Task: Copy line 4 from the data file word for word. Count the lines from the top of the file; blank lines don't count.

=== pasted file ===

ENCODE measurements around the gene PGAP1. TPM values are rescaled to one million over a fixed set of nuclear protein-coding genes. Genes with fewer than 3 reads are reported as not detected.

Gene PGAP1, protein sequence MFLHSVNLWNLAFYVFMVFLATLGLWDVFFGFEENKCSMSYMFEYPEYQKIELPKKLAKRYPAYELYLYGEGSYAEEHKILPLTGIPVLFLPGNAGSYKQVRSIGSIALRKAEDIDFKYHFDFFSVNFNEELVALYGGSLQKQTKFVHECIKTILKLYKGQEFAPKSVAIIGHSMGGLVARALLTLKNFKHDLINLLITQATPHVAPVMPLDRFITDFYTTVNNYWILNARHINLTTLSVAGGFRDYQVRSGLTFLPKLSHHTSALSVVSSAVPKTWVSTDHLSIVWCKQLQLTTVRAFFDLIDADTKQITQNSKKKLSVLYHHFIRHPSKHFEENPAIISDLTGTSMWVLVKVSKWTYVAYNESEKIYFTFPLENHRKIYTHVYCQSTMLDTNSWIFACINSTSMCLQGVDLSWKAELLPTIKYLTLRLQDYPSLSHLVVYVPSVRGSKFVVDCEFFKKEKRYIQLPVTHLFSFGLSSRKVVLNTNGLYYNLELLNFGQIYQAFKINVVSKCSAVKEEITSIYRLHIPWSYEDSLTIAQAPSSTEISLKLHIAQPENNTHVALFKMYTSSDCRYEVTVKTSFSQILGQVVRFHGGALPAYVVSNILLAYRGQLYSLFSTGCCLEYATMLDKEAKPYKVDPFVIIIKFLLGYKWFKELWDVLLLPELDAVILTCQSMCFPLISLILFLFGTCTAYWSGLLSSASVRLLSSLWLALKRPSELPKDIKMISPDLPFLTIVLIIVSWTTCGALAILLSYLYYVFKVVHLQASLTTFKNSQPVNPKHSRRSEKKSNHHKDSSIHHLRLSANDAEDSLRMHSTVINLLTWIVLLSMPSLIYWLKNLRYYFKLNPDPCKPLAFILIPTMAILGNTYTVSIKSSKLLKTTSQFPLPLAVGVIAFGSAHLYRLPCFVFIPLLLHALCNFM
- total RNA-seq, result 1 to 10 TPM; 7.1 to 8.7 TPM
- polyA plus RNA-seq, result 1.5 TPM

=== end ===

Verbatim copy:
- polyA plus RNA-seq, result 1.5 TPM